Viscosity of liquids

The right pump for each liquid

Pumps are used in widely different fields of application. Bürkle offers a large number of different versions. However, when choosing a ­suitable pump several criteria must be considered. The most important are the viscosity, structure and density of the liquid. How the liquid behaves under the influence of external influences, e.g. variations in temperature and pressure, is also important. We would be pleased to help you make certain that you choose the correct pump for your application.

Viscosity – what actually is viscosity?

The viscosity characterizes the flow behavior of a liquid. High-­viscosity liquids are thick, low-viscosity liquids thin. This viscosity results from intermolecular forces; these are also known as the ­internal friction. This internal friction decreases as the temperature increases and increases as the temperature decreases.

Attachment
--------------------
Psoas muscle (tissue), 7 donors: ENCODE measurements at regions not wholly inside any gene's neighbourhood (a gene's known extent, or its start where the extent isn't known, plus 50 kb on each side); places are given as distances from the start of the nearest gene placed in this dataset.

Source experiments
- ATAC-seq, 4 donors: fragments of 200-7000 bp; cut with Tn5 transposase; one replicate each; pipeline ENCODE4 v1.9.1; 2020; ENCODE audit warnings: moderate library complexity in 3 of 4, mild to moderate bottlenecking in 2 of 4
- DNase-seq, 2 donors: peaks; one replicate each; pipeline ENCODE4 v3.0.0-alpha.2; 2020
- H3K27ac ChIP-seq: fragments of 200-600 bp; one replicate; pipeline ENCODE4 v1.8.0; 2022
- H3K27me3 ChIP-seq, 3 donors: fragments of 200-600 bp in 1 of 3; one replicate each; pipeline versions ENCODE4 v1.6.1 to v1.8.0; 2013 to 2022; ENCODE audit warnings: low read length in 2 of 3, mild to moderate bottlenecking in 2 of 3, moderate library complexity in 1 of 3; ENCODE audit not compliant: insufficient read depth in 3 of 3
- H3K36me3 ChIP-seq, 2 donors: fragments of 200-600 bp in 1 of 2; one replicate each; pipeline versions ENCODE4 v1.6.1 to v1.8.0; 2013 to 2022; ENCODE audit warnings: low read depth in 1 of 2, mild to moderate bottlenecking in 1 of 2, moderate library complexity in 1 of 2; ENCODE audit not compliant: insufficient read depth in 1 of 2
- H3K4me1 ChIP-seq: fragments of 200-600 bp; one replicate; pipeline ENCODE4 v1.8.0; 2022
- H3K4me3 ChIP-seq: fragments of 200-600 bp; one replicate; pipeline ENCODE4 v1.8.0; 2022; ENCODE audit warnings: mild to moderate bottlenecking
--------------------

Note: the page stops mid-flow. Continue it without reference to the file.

The dynamic viscosity is given in Pas, for low-viscosity liquids in mPas. It is defined as the force in newtons that is necessary to displace a liquid layer of 1 m2 and 1 m height along a boundary parallel to a second layer at a speed of 1 m·s-1.

Viscosity using motor oil as an example

Everyone has heard of the viscosity terms for motor oil. This classification is based on the flow behavior of the motor oil as a function of the temperature. In Winter low-viscosity oils are required. In Summer the oil becomes hotter, but it must still remain sufficiently thick.

For example: SAE 5W-40. The first number defines the viscosity at 0 °F (-18 °C), the second for a temperature of 210 °F (99 °C). An oil with the classification 5W (W=Winter) is therefore thinner than a 15W motor oil under cold conditions.

Typical viscosity values in mPas at 20 °C

Kerosine 0,65
Water 1,0
Grape juice 2 – 5
Coffee cream ~ 10
Glycol 40
Olive oil ~ 100
Hydraulic oil ~ 120
Motor oil 15W40 390
Honey ~ 10 000

More viscosity values you will find in our download table.

Your personal Bürkle catalog

Bürkle catalogue 2019